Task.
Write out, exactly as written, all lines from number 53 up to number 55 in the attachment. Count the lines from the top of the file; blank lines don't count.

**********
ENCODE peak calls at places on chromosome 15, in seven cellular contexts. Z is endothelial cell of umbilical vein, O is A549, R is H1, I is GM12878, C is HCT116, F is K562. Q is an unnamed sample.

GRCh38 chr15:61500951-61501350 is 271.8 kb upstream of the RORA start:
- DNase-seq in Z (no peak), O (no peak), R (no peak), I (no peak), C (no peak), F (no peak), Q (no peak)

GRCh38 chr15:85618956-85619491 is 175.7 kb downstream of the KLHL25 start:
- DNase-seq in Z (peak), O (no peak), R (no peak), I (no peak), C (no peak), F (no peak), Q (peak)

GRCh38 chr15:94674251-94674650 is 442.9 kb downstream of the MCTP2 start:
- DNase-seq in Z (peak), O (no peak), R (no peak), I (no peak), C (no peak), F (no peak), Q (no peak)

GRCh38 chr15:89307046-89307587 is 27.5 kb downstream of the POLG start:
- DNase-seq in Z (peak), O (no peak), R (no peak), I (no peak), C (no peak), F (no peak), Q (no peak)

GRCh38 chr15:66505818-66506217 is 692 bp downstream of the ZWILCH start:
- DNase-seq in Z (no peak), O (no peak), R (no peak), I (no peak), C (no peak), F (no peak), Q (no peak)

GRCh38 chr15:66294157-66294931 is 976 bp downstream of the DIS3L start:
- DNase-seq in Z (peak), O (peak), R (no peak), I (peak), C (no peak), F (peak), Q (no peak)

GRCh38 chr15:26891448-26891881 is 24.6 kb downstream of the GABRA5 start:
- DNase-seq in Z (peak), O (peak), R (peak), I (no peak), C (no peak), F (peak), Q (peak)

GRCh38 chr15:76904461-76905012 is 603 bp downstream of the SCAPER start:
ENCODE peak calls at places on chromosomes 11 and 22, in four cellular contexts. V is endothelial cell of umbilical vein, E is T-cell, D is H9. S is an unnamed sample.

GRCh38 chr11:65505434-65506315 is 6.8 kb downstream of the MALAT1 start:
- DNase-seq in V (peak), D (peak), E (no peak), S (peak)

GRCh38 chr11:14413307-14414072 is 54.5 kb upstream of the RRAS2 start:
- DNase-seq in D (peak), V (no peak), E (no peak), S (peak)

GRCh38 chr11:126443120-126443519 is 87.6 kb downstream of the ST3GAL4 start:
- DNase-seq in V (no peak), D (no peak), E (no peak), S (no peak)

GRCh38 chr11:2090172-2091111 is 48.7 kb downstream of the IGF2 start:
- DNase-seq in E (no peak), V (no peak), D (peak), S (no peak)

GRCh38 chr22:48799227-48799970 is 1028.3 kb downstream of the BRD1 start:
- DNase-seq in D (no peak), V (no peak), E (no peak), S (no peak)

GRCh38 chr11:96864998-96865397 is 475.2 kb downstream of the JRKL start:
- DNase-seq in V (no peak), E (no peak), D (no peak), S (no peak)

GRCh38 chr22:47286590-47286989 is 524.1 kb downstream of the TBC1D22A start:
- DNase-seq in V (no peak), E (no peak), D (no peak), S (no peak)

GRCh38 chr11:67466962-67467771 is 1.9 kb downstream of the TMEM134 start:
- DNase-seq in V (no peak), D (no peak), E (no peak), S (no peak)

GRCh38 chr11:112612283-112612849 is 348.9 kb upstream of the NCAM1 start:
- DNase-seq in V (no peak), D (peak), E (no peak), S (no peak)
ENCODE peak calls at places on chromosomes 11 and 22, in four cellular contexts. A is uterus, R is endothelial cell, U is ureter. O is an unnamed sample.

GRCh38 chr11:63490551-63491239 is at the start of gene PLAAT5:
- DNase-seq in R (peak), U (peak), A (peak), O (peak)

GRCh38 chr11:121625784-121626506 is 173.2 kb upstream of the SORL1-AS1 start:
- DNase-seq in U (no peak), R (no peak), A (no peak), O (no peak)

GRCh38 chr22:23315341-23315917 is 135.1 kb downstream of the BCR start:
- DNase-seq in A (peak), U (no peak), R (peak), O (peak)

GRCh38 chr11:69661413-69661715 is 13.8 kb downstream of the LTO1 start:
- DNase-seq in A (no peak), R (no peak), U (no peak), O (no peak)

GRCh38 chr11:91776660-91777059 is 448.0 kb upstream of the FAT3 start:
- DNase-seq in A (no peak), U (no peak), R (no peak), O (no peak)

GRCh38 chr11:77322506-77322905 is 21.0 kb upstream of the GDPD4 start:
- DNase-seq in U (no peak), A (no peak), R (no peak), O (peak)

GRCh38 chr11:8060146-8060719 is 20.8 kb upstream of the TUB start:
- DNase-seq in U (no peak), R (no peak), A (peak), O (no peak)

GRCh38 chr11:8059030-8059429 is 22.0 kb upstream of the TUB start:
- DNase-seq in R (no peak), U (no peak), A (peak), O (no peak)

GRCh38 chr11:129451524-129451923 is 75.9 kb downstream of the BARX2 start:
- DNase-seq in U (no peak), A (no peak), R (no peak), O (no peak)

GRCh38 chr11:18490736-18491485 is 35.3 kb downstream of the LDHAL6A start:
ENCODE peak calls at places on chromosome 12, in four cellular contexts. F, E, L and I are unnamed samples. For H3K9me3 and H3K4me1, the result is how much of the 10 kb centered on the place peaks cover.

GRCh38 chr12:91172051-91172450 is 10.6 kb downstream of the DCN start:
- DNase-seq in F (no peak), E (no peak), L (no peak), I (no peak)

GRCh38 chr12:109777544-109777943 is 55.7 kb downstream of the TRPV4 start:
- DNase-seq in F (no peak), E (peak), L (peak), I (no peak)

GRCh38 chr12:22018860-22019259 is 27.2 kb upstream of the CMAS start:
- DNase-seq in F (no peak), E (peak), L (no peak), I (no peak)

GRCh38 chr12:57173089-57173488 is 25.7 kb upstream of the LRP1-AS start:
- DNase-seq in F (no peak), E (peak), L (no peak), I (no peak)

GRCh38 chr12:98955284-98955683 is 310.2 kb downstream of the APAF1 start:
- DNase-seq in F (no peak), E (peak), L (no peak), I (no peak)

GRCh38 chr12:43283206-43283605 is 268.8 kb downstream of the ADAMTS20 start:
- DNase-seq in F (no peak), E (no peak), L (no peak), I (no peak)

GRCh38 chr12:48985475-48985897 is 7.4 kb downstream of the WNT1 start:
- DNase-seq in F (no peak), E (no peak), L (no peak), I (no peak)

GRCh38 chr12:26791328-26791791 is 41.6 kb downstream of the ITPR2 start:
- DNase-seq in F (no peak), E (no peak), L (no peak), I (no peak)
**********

GRCh38 chr11:129451524-129451923 is 75.9 kb downstream of the BARX2 start:
- DNase-seq in U (no peak), A (no peak), R (no peak), O (no peak)

GRCh38 chr11:18490736-18491485 is 35.3 kb downstream of the LDHAL6A start: